Tuesday, May 8, 2007

There are many paths to the same goal...

My 914ev partner-in-crime Randy (who purchased the very first 914 AC kit from ElectroAuto) e-mailed me some photographs of how he's wiring up his terminal blocks and relays. Here are some pictures and descriptions from his 914 AC conversion. (Thanks, Randy!)

Excerpt from Randy's e-mail:

I've also started on the wiring kit. I looked at the instructions
and decided to rearrange things (typical). I put an aluminum project
box next to the controller so that most of the connections and the
relays would be better protected. I also fabricated a plate and a
box to replace the original relay board and am putting connected
there for tying into the harness. To bring the wires into the trunk,
I was able to take advantage of a slot I cut for the Camp 914 rear
trunk shock kit. I've attached a few pictures...

This is where the original relay board went. Inside this box are
connectors to bring the wiring harness and the potbox back to the
relay/terminal blocks in the rear trunk. Still need to try back the
extra length of wires.

This shows the wires between the boxes coming into the rear trunk.
The slot was cut when I installed the Camp 914 shock kit. I may have
to enlarge it a little bit. Note that I was able to bring the plug
between the motor and controller around here with enough length to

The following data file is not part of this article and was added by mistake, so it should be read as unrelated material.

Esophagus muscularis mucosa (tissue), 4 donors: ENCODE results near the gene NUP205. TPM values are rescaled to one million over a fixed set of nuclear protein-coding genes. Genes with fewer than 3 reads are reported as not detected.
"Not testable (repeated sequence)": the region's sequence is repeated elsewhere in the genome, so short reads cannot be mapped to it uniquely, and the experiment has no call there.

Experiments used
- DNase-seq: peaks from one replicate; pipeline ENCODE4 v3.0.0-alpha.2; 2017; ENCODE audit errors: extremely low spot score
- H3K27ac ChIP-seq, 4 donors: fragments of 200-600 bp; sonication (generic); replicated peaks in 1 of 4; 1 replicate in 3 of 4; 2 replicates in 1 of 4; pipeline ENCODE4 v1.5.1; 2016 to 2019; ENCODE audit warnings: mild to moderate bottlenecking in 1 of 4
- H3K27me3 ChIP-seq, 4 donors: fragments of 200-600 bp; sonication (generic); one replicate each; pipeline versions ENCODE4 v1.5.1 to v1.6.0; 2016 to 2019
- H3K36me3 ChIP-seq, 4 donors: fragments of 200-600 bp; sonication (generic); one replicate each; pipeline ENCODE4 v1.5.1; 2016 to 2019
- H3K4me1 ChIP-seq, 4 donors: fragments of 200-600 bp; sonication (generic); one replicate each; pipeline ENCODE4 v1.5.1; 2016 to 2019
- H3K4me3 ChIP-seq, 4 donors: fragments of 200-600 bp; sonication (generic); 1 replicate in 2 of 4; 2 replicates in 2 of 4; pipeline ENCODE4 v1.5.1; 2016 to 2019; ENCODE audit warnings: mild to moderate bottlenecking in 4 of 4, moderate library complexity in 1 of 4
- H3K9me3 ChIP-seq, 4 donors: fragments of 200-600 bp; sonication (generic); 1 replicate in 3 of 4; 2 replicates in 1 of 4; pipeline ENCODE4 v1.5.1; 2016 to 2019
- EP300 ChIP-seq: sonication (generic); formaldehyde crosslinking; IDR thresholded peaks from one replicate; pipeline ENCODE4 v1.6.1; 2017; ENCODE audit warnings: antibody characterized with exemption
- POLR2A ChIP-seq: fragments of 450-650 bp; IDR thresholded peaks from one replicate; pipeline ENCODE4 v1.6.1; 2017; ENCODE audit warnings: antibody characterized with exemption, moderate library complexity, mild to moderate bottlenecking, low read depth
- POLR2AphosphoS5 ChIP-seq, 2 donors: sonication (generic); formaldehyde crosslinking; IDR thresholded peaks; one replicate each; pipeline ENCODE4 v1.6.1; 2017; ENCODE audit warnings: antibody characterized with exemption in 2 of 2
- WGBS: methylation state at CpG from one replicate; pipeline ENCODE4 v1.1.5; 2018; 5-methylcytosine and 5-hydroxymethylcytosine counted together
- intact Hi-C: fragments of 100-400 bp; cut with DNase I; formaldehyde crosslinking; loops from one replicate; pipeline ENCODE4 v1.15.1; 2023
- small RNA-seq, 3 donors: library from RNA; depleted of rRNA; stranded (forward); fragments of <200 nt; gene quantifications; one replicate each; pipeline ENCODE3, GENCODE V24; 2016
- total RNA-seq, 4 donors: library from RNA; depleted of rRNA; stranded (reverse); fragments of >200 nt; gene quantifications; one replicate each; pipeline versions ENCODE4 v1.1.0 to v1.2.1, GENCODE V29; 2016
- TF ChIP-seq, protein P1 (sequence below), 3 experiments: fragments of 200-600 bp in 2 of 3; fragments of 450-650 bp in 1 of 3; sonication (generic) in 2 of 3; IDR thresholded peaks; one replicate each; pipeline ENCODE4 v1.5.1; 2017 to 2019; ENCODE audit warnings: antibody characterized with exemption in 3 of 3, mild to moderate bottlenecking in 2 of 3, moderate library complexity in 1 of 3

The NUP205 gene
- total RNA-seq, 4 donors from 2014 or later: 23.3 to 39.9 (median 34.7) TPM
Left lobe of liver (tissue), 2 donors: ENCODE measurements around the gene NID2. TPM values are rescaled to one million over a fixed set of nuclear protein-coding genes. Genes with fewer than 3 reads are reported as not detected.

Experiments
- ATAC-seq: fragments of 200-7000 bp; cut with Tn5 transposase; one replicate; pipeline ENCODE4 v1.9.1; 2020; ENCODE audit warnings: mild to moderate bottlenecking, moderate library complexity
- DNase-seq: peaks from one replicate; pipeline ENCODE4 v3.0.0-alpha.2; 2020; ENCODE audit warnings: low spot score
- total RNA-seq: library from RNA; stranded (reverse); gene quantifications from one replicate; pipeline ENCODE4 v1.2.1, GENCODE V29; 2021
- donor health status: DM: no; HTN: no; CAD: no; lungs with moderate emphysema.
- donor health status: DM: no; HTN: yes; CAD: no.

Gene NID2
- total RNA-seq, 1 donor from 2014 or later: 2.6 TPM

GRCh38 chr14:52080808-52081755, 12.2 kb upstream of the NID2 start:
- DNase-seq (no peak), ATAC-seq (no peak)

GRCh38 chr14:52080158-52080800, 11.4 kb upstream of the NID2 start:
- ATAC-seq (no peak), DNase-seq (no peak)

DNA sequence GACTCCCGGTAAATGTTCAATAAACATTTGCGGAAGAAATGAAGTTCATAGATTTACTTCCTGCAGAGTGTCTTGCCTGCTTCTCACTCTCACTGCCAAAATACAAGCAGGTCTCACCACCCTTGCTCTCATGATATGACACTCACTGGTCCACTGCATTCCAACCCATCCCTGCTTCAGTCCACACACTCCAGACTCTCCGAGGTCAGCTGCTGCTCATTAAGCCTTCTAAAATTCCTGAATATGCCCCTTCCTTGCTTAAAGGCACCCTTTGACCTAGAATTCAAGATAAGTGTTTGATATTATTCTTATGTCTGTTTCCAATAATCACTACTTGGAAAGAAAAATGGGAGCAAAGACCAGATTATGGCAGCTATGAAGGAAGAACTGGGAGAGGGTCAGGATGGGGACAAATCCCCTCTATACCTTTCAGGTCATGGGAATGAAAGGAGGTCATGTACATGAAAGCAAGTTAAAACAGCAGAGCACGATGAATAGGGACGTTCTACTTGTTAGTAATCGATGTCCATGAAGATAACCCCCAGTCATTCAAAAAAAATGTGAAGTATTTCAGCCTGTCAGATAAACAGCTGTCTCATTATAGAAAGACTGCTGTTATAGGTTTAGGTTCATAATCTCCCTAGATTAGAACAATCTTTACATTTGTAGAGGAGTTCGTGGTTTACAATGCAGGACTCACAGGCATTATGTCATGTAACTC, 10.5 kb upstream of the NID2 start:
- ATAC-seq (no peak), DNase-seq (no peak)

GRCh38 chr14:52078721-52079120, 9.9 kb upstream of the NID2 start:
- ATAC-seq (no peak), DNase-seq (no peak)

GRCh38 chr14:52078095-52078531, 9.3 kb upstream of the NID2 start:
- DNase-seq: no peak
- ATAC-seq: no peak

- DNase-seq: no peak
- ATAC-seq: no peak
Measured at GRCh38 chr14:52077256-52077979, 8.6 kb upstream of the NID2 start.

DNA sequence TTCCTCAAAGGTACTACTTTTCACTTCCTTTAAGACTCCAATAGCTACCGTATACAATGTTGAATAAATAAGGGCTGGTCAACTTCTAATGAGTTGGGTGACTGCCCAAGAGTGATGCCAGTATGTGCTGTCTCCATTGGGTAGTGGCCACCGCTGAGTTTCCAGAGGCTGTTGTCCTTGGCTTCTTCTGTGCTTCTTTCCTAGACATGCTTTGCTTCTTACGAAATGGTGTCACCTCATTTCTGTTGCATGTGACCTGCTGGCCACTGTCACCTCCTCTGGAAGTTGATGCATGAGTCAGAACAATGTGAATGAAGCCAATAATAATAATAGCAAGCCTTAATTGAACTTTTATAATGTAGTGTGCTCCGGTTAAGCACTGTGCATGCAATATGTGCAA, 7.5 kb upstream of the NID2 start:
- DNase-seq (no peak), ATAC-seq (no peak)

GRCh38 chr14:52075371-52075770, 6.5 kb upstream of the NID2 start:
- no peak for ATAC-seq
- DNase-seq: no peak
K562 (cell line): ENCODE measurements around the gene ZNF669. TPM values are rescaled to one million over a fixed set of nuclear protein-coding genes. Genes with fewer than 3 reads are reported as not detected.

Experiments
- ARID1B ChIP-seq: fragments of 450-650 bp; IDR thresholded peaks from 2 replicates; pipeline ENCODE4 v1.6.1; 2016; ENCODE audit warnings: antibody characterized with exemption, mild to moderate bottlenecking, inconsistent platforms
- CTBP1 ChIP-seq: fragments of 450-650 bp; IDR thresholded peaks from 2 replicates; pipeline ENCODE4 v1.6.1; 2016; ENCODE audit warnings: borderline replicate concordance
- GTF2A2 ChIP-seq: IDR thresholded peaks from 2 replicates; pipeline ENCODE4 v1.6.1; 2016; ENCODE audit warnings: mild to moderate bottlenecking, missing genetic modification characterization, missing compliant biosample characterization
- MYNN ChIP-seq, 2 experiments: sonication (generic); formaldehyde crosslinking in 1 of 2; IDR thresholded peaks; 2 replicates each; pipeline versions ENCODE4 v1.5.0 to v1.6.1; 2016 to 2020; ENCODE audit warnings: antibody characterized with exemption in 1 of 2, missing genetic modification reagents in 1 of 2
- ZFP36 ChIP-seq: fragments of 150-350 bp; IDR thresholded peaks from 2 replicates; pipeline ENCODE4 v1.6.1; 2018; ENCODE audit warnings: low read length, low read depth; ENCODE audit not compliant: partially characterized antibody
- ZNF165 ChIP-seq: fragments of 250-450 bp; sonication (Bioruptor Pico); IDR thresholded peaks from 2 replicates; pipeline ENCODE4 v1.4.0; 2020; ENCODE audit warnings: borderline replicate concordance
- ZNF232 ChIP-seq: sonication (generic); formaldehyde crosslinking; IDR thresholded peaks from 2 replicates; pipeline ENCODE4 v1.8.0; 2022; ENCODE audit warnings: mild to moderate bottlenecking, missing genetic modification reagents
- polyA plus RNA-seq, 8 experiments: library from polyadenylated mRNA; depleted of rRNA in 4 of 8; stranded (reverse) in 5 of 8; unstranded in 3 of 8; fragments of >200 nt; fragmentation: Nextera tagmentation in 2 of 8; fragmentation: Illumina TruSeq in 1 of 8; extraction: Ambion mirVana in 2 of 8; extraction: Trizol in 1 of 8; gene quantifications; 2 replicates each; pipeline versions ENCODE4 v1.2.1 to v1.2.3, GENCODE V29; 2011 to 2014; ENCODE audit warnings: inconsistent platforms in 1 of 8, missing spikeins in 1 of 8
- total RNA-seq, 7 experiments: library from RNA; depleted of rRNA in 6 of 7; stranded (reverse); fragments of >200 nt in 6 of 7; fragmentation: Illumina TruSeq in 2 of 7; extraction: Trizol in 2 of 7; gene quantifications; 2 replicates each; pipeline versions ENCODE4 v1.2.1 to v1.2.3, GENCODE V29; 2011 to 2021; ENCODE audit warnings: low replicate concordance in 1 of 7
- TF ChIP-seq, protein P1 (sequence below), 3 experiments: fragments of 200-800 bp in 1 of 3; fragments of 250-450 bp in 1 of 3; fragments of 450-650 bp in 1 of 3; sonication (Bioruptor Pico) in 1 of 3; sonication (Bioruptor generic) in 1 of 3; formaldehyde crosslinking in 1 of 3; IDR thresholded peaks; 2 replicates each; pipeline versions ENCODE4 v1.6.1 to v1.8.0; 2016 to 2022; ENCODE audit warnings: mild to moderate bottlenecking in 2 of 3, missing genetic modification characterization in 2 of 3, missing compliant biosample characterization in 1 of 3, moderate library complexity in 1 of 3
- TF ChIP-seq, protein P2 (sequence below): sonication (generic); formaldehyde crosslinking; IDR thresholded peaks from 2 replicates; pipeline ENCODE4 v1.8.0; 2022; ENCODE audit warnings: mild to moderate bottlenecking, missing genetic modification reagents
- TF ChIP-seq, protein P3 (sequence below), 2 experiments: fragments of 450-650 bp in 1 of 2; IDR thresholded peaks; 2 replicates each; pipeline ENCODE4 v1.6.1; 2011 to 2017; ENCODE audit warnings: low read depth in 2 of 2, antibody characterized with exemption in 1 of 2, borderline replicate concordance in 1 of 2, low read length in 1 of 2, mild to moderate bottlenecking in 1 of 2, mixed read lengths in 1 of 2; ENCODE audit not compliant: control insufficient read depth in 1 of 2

make it. That means the only cables coming through the trunk floor
will be the the big motor controller and the battery wires. The two
lower wires are actually loose strands that I put through clear
shrink wrap to make my own harnessed.

This is my rear trunk. The small aluminum box has the terminal
blocks and relays. You can also see that I had gobs of extra cable
length between the motor and the controller - so much so that I would
like to think about cutting them short and replacing the connectors.

Inside of the aluminum box. I've run all the wires I can (until I
get more instructions from ElectroAuto). Note the shrink wrap on the
connectors - something I always do with crimped connectors.

Here are some pictures of the shunt (including one showing where I
am thinking about installing it).

The shunt is a very, very low resistance plate with two bolts on
either end. The large bolts are for the battery wires while the
small bolts all the current meter to measure the voltage drop over
this tiny resistance (and thus the current).

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